It’s all too easy to take for granted all of the conveniences available to us as citizens of a developed country. Having access to clean water is a privilege that goes far beyond just being able to use it for drinking or cooking. It can significantly improve the lives of people in poverty for a number of reasons.
For example, access to clean water usually means a person is more likely to have food to eat. After all, 70 percent of our global water use is for irrigation and agriculture. Often, a lack of clean water means a corresponding lack of food, because communities are unable to grow their own. About 84 percent of the people who don’t have access to clean water live on subsistence agriculture, which means that they are dependent on the growth of their own food for survival.
If people have access only to dirty, contaminated water, then they are in constant danger of waterborne diseases like diarrhea, cholera, fluorosis, HIV, malaria, typhoid and parasites such as intestinal worms. All of these run rampant through unsafe water supplies.
If people are getting sick, then someone in the family has to take care of them. That leaves two people out of school or work. Two people whose education or livelihood is put on hold because there isn’t an accessible clean water source.
Oftentimes, women undertake the time-consuming act of hauling water from its source to the villages where it is needed. In Sub-Saharan Africa, 40 billion hours a year are spent hauling water. This leads to to a sort of “time poverty,” where there is less time for endeavors like receiving an education or making money.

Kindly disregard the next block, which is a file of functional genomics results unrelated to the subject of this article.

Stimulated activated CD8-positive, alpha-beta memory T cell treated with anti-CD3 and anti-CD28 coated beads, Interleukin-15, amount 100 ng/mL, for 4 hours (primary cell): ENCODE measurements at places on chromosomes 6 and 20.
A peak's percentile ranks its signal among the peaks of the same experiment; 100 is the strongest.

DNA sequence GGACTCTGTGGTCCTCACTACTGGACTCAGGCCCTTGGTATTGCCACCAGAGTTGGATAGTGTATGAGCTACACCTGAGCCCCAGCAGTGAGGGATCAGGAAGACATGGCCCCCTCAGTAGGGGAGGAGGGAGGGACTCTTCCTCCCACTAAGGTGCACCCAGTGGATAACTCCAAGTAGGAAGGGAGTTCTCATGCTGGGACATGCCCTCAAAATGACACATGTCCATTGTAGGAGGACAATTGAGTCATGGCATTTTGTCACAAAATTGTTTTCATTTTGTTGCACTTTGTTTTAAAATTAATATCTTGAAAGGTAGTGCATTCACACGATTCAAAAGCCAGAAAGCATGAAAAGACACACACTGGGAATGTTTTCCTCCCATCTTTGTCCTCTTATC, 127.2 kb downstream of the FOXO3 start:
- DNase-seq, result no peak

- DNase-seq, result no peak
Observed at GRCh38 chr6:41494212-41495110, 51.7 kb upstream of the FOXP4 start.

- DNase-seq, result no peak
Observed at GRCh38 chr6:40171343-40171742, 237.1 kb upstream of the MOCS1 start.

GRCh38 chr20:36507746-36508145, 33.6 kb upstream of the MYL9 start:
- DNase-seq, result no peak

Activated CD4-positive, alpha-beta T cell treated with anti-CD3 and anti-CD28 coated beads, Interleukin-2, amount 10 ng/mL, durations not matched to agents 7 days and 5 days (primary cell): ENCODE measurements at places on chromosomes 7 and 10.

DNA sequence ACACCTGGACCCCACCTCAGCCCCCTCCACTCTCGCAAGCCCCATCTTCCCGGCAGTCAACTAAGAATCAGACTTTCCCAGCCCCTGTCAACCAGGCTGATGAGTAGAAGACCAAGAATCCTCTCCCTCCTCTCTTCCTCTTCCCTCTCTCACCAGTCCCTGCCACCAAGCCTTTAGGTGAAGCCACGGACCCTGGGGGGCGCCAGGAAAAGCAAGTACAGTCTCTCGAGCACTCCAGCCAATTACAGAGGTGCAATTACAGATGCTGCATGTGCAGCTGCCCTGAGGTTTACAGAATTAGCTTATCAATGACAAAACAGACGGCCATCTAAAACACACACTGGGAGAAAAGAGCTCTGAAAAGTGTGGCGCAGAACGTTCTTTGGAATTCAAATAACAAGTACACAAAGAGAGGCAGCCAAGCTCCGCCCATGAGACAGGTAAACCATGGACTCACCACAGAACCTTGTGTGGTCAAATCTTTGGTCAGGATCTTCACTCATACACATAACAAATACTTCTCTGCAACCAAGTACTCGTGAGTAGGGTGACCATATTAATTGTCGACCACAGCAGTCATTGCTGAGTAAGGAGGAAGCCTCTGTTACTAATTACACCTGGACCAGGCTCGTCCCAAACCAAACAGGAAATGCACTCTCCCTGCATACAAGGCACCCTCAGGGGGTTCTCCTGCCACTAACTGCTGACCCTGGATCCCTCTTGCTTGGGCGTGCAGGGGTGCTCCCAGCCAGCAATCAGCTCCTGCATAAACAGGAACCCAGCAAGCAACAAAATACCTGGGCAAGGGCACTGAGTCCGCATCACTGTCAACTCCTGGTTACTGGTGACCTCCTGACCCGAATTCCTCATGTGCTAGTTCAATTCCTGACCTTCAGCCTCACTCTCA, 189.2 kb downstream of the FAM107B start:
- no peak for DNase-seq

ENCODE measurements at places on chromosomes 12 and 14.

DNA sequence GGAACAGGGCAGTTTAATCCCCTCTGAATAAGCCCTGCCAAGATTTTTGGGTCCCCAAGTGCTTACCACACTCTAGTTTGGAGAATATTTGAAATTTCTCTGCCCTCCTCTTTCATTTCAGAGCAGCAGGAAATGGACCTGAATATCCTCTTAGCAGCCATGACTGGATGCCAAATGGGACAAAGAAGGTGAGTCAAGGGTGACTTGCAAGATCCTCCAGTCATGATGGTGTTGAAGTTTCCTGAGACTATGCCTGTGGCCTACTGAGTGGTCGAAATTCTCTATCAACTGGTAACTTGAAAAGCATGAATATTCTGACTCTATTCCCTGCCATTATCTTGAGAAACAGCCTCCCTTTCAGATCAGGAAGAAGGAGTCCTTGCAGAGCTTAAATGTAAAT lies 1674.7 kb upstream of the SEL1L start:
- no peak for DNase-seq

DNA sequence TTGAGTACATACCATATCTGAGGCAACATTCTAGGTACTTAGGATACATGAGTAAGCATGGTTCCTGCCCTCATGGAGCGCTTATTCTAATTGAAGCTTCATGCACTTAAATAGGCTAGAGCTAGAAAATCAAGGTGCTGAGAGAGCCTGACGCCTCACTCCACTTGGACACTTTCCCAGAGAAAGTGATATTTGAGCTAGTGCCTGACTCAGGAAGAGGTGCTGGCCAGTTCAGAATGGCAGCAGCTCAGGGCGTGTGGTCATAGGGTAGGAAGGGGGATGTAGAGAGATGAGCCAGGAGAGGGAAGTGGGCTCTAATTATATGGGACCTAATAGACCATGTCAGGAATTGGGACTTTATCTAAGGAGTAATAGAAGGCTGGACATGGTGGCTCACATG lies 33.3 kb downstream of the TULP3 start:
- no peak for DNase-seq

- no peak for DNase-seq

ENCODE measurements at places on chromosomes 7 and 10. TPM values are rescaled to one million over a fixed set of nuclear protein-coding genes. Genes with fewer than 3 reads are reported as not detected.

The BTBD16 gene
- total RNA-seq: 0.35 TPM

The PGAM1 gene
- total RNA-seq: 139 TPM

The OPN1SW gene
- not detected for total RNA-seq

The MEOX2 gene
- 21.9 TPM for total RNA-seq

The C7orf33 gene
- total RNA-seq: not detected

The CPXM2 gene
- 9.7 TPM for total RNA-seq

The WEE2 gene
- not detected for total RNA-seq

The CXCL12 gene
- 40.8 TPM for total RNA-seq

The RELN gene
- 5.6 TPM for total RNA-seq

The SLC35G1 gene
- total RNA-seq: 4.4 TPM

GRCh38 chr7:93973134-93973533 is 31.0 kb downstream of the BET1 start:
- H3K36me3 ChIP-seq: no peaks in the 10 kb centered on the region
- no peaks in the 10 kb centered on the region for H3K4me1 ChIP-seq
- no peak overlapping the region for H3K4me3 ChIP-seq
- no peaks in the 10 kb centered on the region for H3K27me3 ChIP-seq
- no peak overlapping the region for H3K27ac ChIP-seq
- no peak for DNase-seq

Without access to proper sanitation, many girls drop out of school when they reach puberty. Unsafe water acts as a barrier to education for young women in particular, perpetuating the global poverty and gender inequality cycle.
When mothers fear their children are going to die of diseases, they have more children in the hopes that some of them will survive, which often leads to poor maternal health and overpopulation problems. Poor maternal health can also lead to orphaned children who are left to fend for themselves and do not have time for education because they are focused on survival.
In fact, access to clean water is something that underlays almost all of the Millennium Development Goals – eradicating extreme poverty and hunger, achieving universal primary education, promoting gender equality and empowering women, reducing child mortality, improving maternal health, combating disease and ensuring environmental sustainability. In the new set of Sustainable Development Goals, ensuring access to water and sanitation for all is a goal in itself.
Gary Evans of Living Water International put it like this: “We’re in a world where there are 900 million people barely treading water, and the water’s too low for them to reach the ladder. They don’t need a boat. They don’t need a helicopter to rescue them. They just need a little boost so they can reach the ladder. Then they can climb out on their own. Clean water provides that boost.”
So, it’s clear why clean water is important. And the best part? There really is plenty to go around. Groups like The Water Project and Living Water International are working to build sand dams, wells and devices for water collection and sanitation. Every dollar invested in water and sanitation generates about eight dollars worth of health, time and productivity.
Unsafe water and lack of water causes a lot of problems, but what this really means is that there is one simple fix that will address a multitude of global poverty issues. Clean water means a better world in terms of equality, education, health, food security and more.
– Emily Dieckman
Sources: UN 1, UN 2, UN 3, UNICEF, Water, The Water Project
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